Table 1. DNA polymerases in Escherichia coli and Pseudomonas aeruginosa
Polymerase E. coli P. aeruginosa
Pol IPolAPA5493
Pol IIPolBPA1886
Pol IIIαDnaEPA3640
Pol IVDinBPA0923
Pol VUmuCNone
DnaE2NonePA0669

The fifth P. aeruginosa polymerase, DnaE2 (PA0669), belongs to the Pol IIIα family and is broadly spread among several subdivisions of eubacteria (Timinskas et al., 2014). DnaE2 is nonessential, at least in planktonic cells, and contributes to error-prone DNA repair (Sanders et al., 2006). The other two genes in the dnaE2 operon share high similarity to a Y-family DNA polymerase (PA0670) and an SOS-induced inhibitor of cell division SulA (PA0671). These data indicate that DnaE2 might play the same role in P. aeruginosa as UmuDC in E. coli and is likely responsible for SOS-induced DNA repair.

Compared to its E. coli counterpart, the replicative DNA polymerase Pol III lacks the theta subunit of its core polymerase. In contrast to the rest of the subunits, the psi subunit of the clamp loader (PA4679) displays little homology to its E. coli counterpart and is misannotated in the primary databases as is the start codon of the gene (Jarvis et al., 2005). Based on protein expression and copurification studies, the correct 5′ end of the gene was assigned to the in-frame UUG codon located 135 bp upstream from the database prediction. Both the theta and psi subunits are nonessential in E. coli (McHenry, 2011), indicating that their primary function is in coordination of DNA synthesis with other cellular activities rather than in DNA synthesis itself. Accordingly, the rate of DNA replication is not impaired by their absence. Indeed, PAO1 transfers the entire chromosome during conjugation in 75 min (O'Hoy & Krishnapillai, 1987). For comparison, E. coli K-12 transfers its chromosome in 100 min. At least in E. coli, a similar rate of DNA synthesis is observed during chromosome replication. Given that DNA replication must keep up with DNA transfer, these data imply that, at least during conjugation, DNA synthesis occurs twice as fast in PAO1 that in E. coli!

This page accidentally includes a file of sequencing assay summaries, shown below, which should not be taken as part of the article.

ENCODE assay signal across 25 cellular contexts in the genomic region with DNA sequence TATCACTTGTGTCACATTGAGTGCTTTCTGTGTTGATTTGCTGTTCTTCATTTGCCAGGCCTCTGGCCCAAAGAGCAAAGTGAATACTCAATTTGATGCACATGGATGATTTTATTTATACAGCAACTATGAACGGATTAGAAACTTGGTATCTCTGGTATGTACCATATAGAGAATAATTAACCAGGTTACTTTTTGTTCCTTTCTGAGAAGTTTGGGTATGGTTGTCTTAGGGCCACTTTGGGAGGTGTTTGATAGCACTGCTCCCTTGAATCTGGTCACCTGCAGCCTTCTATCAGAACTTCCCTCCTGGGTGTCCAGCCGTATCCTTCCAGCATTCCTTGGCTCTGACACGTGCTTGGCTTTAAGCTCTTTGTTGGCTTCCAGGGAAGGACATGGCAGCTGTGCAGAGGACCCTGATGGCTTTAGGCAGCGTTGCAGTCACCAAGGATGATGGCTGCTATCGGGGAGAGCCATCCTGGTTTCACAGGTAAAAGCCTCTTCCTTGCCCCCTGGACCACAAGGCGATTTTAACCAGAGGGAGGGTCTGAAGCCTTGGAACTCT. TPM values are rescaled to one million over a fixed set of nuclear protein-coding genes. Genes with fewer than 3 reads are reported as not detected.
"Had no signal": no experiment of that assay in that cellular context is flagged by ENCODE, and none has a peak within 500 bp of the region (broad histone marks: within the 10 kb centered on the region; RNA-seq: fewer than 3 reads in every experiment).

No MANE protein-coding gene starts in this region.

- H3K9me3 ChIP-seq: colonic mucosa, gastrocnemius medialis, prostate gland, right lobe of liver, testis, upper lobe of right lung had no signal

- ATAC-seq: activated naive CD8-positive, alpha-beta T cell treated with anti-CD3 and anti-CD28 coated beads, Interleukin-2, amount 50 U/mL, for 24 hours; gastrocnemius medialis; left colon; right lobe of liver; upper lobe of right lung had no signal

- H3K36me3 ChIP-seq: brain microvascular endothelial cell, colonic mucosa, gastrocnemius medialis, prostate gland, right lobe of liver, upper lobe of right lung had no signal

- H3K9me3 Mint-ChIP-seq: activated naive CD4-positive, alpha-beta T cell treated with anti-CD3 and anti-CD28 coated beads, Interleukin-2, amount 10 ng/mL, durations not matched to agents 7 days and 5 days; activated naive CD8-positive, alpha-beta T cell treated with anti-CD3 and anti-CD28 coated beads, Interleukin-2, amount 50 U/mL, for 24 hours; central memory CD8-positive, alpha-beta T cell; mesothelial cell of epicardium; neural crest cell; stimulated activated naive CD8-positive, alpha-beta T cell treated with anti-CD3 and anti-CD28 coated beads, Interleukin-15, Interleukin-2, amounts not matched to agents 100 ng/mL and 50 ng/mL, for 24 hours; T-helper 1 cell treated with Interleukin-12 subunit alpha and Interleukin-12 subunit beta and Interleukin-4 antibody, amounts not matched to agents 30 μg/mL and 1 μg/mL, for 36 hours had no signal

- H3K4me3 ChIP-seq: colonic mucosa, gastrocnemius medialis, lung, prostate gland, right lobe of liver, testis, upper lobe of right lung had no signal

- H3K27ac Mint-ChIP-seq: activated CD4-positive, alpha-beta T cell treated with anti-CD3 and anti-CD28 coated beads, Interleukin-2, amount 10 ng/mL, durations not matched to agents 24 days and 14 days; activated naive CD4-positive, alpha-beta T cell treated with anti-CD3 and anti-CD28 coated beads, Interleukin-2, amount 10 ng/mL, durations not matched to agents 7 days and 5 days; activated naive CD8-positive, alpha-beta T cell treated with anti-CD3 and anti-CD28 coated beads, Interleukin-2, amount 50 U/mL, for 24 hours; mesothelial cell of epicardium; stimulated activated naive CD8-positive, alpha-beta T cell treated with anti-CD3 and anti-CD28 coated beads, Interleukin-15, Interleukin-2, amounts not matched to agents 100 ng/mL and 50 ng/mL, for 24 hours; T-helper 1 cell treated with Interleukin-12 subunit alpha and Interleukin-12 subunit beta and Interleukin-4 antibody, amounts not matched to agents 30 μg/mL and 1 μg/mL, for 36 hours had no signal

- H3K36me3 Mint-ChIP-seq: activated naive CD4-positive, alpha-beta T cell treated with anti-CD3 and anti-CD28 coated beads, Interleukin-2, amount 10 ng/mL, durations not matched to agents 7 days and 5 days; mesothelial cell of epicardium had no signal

The origin of replication

Several key chromosomal loci have been mapped in P. aeruginosa genome by now. These include the origin of replication, OriC (Yee & Smith, 1990; Jiang et al., 2006), ParS sites, which are required for correct chromosome partitioning (Bartosik et al., 2004; Livny et al., 2007), and the dif sites, where XerCD recombinase resolves chromosome dimers. No ter system, which ensures termination of chromosome replication, has been described so far. Likewise, no proteins with significant homology to Tus or RTP, which facilitate termination of replication in E. coli and B. subtilis, respectively, can be found in PAO1 genome (Lewis et al., 1990; Bastia et al., 2008). The lack of a close ortholog might not be surprising given the low sequence and even structure similarity between Tus and RTP (Bussiere et al., 1995; Kamada et al., 1996) and suggests that pseudomonads employ their own unique system, if any, to limit chromosome over-replication.